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Spies like U.S.

Obama: NSA Must Reveal Bugs Like Heartbleed, Unless They Help the NSA

By Kim Zetter

04.15.14 6:30 am

After years of studied silence on the government’s secret and controversial use of security vulnerabilities, the White House has finally acknowledged that the NSA and other agencies exploit some of the software holes they uncover, rather than disclose them to vendors to be fixed.

The acknowledgement comes in a news report indicating that President Obama decided in January that from now on any time the NSA discovers a major flaw in software, it must disclose the vulnerability to vendors and others so that it can be patched, according to the New York Times.

But Obama included a major loophole in his decision, which falls far short of recommendations made by a presidential review board last December: According to Obama, any flaws that have “a clear national security or law enforcement” use can be kept secret and exploited.

This, of course, gives the government wide latitude to remain silent on critical flaws like the recent Heartbleed vulnerability if the NSA, FBI, or other government agencies can justify their exploitation.

A so-called zero-day vulnerability is one that’s unknown to the software vendor and for which no patch therefore exists. The U.S. has long wielded zero-day exploits for espionage and sabotage purposes, but has never publicly stated its policy on their use. Stuxnet, a digital weapon used by the U.S. and Israel to attack Iran’s uranium enrichment program, used five zero-day exploits to spread.

Last December, the President’s Review Group on Intelligence and Communications Technologies declared that only in rare instances should the U.S. government authorize the use of zero-day exploits for “high priority intelligence collection.” The review board, which was convened in response to reports of widespread NSA surveillance revealed in the Edward Snowden documents, also said that decisions about the use of zero-day attacks should only be made “following senior, interagency review involving all appropriate departments.”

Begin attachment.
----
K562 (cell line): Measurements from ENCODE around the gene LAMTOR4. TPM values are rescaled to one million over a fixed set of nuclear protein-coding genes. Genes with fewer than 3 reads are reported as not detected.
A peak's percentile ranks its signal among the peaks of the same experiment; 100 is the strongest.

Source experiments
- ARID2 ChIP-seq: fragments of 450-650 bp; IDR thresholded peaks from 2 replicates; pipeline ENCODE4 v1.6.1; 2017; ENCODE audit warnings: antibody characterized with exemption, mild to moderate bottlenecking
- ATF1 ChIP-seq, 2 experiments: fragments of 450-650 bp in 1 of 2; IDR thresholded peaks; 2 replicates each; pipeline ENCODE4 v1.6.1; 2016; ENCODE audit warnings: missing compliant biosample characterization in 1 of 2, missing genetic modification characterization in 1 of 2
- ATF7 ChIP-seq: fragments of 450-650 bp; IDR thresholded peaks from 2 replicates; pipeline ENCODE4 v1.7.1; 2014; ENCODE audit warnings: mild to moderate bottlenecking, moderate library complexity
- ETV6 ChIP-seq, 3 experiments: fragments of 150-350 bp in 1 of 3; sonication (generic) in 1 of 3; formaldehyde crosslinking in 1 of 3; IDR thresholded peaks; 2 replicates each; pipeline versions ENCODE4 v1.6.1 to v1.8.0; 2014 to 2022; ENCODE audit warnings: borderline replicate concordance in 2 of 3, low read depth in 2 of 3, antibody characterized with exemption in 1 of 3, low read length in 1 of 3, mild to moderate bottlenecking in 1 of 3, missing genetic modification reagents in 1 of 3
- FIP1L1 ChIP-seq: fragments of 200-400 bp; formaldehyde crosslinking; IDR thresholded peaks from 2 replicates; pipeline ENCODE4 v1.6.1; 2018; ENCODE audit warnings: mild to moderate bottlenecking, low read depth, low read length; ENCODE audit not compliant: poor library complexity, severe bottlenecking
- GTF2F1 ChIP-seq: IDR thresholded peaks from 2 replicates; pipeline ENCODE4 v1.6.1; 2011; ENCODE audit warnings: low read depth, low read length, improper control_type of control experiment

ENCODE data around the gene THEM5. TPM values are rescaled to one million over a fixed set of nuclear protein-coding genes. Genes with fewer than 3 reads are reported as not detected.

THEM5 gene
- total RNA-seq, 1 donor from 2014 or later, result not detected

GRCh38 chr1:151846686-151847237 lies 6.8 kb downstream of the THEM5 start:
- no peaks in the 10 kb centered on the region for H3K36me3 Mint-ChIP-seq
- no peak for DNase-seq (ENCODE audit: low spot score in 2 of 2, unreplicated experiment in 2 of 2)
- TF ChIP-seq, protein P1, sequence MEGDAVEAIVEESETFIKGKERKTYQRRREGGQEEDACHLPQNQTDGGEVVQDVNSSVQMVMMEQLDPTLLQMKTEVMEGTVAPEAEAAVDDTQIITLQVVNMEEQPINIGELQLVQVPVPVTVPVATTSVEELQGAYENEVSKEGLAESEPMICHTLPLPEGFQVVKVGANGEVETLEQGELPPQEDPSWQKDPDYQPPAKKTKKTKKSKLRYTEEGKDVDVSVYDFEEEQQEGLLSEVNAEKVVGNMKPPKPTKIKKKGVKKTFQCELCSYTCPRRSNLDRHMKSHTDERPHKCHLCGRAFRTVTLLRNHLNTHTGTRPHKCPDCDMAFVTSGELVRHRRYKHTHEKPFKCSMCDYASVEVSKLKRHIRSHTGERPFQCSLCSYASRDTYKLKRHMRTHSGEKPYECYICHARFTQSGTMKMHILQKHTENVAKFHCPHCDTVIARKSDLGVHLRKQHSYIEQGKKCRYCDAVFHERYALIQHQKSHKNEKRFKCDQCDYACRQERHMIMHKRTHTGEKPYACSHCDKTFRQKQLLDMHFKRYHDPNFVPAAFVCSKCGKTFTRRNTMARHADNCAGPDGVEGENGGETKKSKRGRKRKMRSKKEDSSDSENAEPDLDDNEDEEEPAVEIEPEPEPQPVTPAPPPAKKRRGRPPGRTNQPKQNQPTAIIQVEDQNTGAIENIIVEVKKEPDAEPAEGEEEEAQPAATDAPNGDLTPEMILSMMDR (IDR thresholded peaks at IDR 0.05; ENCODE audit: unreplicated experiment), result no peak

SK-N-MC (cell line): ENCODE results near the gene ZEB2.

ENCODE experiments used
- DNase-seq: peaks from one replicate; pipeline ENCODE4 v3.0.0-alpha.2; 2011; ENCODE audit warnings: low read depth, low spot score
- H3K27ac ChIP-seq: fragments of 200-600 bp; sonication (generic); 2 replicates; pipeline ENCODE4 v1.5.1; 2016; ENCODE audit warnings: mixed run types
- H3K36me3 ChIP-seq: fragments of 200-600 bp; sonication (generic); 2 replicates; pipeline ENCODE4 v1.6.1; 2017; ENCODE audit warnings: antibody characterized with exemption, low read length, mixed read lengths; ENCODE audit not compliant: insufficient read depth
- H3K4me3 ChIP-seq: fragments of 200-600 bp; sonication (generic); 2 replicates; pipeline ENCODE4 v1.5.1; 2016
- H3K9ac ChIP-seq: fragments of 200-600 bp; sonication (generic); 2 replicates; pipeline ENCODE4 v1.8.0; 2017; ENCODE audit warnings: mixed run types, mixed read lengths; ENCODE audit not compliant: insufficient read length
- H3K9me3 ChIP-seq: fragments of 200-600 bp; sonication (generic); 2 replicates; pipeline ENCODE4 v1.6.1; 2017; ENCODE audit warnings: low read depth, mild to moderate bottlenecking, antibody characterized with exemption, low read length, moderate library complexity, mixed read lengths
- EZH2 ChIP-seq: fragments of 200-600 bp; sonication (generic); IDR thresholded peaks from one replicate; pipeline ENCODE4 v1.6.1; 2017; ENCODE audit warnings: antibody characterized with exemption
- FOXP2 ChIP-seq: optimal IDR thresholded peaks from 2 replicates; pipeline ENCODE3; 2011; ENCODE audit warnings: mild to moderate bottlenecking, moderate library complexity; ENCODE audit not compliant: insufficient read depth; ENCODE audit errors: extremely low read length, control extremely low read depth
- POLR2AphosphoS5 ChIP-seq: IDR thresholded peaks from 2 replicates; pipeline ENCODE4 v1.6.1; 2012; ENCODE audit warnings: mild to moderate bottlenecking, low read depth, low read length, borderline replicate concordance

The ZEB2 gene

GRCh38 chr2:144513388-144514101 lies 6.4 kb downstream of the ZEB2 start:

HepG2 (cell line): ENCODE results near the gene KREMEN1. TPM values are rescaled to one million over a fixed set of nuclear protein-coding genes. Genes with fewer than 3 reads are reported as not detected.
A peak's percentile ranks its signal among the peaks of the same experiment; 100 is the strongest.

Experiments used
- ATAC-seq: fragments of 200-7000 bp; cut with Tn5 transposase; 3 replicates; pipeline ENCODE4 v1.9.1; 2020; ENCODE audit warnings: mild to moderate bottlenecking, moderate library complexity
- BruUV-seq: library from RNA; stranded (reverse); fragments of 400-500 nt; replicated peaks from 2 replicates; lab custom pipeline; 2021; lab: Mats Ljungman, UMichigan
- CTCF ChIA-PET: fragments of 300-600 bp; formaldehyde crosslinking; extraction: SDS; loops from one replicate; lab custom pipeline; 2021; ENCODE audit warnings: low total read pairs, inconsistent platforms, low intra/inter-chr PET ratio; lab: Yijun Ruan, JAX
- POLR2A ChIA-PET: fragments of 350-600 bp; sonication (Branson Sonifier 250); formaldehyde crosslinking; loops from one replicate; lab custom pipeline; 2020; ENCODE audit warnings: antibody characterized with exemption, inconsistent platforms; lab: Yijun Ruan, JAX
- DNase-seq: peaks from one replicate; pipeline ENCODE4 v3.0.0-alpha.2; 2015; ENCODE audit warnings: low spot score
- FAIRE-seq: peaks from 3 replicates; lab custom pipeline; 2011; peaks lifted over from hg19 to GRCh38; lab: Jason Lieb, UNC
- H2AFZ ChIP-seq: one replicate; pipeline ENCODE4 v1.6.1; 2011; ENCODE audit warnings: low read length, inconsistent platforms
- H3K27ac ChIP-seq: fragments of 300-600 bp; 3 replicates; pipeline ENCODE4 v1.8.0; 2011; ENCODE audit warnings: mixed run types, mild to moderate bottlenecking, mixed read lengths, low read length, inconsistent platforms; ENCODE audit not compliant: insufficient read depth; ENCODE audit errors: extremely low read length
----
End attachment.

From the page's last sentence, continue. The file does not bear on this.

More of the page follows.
“In almost all instances, for widely used code, it is in the national interest to eliminate software vulnerabilities rather than to use them for US intelligence collection,” the review board wrote in its lengthy report (.pdf). “Eliminating the vulnerabilities — ‘patching’ them — strengthens the security of US Government, critical infrastructure, and other computer systems.”

When the government does decide to use a zero-day hole for national security purposes, they noted, that decision should have an expiration date.

“We recommend that, when an urgent and significant national security priority can be addressed by the use of a Zero Day, an agency of the US Government may be authorized to use temporarily a Zero Day instead of immediately fixing the underlying vulnerability,” they wrote. “Before approving use of the Zero Day rather than patching a vulnerability, there should be a senior-level, interagency approval process that employs a risk management approach.”

But Obama appeared to ignore these recommendations when the report was released. A month later, when he announced a list of reforms based on the review board’s report, the issue of zero days went unaddressed.

Last week, however, after the Heartbleed vulnerability was exposed, and questions arose about whether the NSA had known about the vulnerability and kept silent about it, the White House and NSA emphatically denied that the spy agency had known about the flaw or exploited it before this year.

Following a now-disputed report from Bloomberg that the NSA had been exploiting the Heartbleed flaw for two years, the Office of the Director of National Intelligence issued a statement denying that the NSA had known about the vulnerability before it was publicly disclosed.

“If the Federal government, including the intelligence community, had discovered this vulnerability prior to last week, it would have been disclosed to the community responsible for OpenSSL,” the statement said.